As wil the RAF. I might have physically left the RAF.  I might no longer have the card that allows me access to a free gym and to free medical prescriptions and to not to have to worry about what clothes I was going to wear to work – but I will always be part of the RAF, like I will always be part of my family.  I will always have my brothers and sisters – my colleagues. I will always have those who served before me – my parents.  And I will always have my children – those who will follow me into the service and make their sacrifices and maybe give their lives.  

Life goes on. And even though I am not in the RAF, it will always be part of me, and the material things that showed I was part of it are just that, material things that tarnish, fade, rust and decay.  But my memories will be with me, all around me, inside me, like my family is.

And will always be.

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12 thoughts on “Detached…

  1. Do you ever get over it? Something that has been a huge part of yor life. You deal with it and put it in a place but it is always with you I guess. My son is about to start a 3 year posting at an RAF base near Nottingham and is really excited about it. No doubt like many before him and many to follow he will one day feel just the same as you do. Crack on!

  2. Gavin Thomas on said:

    Could not have said it better mate. Exactly how I felt when I left 13 years ago!

  3. ah that was a lovely piece, my parents both served in the RAF but in their minds never left it either.

  4. HI There Alex,
    Just reading your latest blog and I think once you have been in the forces of any kind and come out on to civie street as they say,, (sorry not been one) its the fact that you had comrades about you, other people there all the time about you, yes you will miss it as it was your life, but it will never leave you, you were part of our recent history as well.. Like you though i do live in a village, school 3 mins away, shop and pub too and its great, and its a much slower pace of life too and you get to spend more time i guess with Lilly which is so precious as well, you will always part of something Alex, even just blogging about it makes you part of the blogging world.. I know its a long path that you follow, the ups and downs, but think of the stories you can tell your grandchildren (a while of yes i know) .about what you did as a RAF serviceman. That my friend is amazing.. part of UK’s History. maybe write a Book about it too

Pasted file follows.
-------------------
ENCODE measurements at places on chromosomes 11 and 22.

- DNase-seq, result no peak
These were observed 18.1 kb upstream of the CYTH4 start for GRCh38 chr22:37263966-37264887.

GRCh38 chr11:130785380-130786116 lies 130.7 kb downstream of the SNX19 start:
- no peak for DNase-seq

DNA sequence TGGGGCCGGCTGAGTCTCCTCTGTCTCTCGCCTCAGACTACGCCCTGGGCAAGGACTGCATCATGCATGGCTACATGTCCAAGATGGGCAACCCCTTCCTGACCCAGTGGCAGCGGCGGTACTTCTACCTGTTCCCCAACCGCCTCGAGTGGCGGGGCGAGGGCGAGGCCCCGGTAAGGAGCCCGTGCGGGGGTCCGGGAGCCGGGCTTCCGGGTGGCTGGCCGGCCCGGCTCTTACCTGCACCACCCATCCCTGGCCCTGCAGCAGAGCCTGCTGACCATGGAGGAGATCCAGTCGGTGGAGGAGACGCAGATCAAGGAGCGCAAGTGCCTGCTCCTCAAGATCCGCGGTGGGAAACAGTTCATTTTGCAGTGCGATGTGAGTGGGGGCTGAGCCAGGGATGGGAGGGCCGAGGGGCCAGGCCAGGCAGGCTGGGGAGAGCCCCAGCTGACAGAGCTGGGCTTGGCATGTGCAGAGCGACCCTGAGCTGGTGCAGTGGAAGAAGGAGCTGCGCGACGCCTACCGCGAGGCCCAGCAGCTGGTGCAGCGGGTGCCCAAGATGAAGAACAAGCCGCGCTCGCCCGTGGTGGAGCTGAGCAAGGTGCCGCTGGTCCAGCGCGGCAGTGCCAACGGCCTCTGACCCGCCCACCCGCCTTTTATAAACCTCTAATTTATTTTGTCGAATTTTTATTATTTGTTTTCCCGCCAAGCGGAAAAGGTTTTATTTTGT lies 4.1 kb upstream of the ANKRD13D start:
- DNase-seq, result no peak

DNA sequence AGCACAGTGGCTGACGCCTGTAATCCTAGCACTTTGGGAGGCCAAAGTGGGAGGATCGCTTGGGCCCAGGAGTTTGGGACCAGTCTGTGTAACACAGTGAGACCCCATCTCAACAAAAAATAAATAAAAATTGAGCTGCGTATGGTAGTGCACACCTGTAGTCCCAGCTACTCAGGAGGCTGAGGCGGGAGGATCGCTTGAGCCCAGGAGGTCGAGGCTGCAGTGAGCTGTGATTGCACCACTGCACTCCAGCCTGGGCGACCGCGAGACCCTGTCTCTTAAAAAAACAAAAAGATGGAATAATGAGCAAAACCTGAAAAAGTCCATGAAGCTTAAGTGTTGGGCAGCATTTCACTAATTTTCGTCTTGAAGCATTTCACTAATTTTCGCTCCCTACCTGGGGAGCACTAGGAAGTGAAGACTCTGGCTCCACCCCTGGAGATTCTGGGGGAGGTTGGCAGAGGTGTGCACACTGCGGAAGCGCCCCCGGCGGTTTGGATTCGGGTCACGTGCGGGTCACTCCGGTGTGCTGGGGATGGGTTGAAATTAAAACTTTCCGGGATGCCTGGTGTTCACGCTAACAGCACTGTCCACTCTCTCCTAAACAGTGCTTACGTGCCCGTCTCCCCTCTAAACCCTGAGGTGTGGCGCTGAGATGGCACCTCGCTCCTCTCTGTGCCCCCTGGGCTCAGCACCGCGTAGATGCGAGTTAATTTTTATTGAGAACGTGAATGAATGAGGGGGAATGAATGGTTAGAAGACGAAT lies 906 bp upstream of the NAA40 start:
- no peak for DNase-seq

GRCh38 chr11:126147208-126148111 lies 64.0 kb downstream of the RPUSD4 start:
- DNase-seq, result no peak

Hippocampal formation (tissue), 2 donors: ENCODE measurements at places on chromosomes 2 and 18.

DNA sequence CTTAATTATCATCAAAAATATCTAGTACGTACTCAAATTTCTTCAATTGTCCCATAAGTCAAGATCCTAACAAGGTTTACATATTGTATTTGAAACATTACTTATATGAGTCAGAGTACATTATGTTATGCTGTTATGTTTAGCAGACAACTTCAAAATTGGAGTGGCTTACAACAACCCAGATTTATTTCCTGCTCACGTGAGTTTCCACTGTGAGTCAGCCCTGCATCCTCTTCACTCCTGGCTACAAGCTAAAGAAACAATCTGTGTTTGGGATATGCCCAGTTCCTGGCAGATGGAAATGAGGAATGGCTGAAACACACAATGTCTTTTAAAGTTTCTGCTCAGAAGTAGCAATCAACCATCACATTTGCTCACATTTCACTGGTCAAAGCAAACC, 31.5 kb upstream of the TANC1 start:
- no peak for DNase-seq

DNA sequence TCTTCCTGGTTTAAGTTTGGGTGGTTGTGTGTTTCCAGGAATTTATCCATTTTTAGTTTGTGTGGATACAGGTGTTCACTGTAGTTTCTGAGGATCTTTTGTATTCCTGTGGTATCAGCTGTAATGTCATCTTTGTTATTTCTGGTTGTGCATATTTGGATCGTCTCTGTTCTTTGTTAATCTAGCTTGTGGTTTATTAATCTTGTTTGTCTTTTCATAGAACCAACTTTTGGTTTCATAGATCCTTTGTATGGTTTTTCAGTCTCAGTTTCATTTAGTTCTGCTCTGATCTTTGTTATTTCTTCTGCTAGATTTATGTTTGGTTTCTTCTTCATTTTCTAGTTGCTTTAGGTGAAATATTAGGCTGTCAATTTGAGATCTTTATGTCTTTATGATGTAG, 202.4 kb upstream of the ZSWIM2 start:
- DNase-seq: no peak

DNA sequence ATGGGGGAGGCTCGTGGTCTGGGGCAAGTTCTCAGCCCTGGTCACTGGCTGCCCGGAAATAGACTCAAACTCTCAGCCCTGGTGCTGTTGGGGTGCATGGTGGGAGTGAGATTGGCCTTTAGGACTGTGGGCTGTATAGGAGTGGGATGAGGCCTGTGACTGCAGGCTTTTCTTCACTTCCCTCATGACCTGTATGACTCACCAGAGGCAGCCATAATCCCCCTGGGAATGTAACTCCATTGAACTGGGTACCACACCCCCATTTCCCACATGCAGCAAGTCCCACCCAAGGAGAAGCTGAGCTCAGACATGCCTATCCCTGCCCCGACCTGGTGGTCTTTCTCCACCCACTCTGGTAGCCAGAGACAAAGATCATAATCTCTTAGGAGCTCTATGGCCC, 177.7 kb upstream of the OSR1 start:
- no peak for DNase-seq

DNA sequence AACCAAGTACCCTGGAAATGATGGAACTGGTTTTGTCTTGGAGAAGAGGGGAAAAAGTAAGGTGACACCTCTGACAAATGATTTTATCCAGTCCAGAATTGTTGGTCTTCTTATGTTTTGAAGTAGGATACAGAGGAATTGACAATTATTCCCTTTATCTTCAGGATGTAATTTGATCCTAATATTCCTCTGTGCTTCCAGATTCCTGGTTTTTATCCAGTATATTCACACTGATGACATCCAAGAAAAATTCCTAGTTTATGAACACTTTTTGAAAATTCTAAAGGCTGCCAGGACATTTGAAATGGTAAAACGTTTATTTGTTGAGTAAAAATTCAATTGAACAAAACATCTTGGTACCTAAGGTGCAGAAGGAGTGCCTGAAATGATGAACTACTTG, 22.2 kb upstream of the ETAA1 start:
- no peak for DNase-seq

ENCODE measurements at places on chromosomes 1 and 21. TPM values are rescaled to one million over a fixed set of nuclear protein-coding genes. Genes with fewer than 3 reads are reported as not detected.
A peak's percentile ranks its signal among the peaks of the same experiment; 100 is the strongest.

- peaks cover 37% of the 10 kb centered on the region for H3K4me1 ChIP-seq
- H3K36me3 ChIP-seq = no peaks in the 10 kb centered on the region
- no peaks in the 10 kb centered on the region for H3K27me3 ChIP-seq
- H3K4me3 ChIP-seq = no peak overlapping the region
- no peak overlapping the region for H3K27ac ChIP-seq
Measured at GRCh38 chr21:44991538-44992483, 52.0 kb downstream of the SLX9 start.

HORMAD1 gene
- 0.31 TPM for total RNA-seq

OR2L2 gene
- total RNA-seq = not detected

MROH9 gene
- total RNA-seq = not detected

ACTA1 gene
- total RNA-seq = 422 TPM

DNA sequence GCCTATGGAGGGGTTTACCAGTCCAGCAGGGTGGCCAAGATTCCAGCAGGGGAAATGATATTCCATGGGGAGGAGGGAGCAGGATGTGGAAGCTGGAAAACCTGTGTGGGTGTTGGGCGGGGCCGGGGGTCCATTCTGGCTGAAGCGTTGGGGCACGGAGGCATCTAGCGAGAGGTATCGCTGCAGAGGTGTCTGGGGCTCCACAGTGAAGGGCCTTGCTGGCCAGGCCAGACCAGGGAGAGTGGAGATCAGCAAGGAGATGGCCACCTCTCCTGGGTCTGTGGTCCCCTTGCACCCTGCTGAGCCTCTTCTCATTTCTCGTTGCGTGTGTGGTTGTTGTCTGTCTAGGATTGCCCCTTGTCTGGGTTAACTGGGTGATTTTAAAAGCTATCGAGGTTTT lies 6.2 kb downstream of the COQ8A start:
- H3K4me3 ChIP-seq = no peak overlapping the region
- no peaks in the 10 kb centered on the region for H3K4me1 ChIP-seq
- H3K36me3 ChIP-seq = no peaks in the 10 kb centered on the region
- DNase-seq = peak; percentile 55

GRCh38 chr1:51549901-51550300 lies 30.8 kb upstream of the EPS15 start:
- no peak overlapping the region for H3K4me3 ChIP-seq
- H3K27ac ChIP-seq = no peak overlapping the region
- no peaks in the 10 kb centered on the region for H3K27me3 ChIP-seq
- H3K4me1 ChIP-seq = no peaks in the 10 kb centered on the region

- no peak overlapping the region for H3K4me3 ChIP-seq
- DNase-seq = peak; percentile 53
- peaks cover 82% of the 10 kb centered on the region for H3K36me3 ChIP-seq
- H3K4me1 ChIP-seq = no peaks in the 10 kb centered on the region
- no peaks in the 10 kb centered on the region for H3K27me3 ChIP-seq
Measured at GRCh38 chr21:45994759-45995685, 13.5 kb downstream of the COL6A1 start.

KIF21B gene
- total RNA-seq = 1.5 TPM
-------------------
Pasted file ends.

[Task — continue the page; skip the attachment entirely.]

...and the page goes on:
5. Reblogged this on My World My Blog My Life and commented:
    Just a great Man to Follow but this so so so true for many ex service men

  6. Ashley on said:

    Very well written piece and a great read. So strange to hear you describe Cosford the way I know it, with my office a matter of seconds walk from the Med Centre. Thank you for sharing such a good insight and something so personal.

  7. One of my ex colleagues has a byline under his email signature, I’m not a civvie I’m ex-military. I know what he means, It always gives me a little chuckle when suppliers/reps come to my business and are totally startled when I tell them their world changing offer doesn’t work for us and can they offer us something useful? They are even more shocked when they are thanked for their time shortly after saying “We’ve never done it that way” They’ll always be a bit of Betty Windsor’s Flying circus about us.

  8. Richard 'Mario' Marriott on said:

    I agree with everything above. Having been out for a year, out of the RAF that is… There is something missing, it’s hard to pin down but you do it well. My job is similar to my military role but my aim is to make money, so much more satisfying to know you’re working to help others… By coincidence I’ve picked up the line above too, “I’m not a civvy, I’m ex-service!”

  9. Reblogged this on The Not so secret double agent who is in fact…secret! and commented:
    You my friend, are a legend!

  10. Pingback: on your bike | siwhi's Blog

  11. I served in the Royal Air Force for 10 years. They were 10 good years. I made many friends, and I got to visit the amazing Falkland Islands.

    The R.A.F. also gave me the foundation for my Career that I have built since then. You can leave the Military, but you can stay connected. My career since is in Defence, so I get to meet and be with all three of the Armed forces every working day.

    That could imply I never really left, but in reality its the best of both worlds, Same mindset, same friendships and ethos, but NONE of the Bullshit!